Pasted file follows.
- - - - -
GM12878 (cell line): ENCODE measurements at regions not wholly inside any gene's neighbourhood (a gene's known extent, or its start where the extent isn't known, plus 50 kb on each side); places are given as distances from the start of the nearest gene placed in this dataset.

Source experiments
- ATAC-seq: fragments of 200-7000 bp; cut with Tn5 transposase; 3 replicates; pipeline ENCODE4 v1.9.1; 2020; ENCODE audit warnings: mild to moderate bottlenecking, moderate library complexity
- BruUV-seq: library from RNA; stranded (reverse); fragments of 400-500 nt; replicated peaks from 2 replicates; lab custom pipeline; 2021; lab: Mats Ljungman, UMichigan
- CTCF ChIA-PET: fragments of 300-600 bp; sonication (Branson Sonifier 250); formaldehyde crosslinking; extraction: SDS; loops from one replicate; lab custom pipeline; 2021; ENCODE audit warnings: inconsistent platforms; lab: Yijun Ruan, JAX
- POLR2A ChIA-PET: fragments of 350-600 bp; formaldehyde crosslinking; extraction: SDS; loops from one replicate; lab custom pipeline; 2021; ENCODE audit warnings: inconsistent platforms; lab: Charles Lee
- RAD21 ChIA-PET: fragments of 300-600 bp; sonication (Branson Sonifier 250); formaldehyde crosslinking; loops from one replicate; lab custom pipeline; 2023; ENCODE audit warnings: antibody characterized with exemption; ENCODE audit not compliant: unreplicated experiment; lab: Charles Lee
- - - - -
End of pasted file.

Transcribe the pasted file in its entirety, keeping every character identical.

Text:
GM12878 (cell line): ENCODE measurements at regions not wholly inside any gene's neighbourhood (a gene's known extent, or its start where the extent isn't known, plus 50 kb on each side); places are given as distances from the start of the nearest gene placed in this dataset.

Source experiments
- ATAC-seq: fragments of 200-7000 bp; cut with Tn5 transposase; 3 replicates; pipeline ENCODE4 v1.9.1; 2020; ENCODE audit warnings: mild to moderate bottlenecking, moderate library complexity
- BruUV-seq: library from RNA; stranded (reverse); fragments of 400-500 nt; replicated peaks from 2 replicates; lab custom pipeline; 2021; lab: Mats Ljungman, UMichigan
- CTCF ChIA-PET: fragments of 300-600 bp; sonication (Branson Sonifier 250); formaldehyde crosslinking; extraction: SDS; loops from one replicate; lab custom pipeline; 2021; ENCODE audit warnings: inconsistent platforms; lab: Yijun Ruan, JAX
- POLR2A ChIA-PET: fragments of 350-600 bp; formaldehyde crosslinking; extraction: SDS; loops from one replicate; lab custom pipeline; 2021; ENCODE audit warnings: inconsistent platforms; lab: Charles Lee
- RAD21 ChIA-PET: fragments of 300-600 bp; sonication (Branson Sonifier 250); formaldehyde crosslinking; loops from one replicate; lab custom pipeline; 2023; ENCODE audit warnings: antibody characterized with exemption; ENCODE audit not compliant: unreplicated experiment; lab: Charles Lee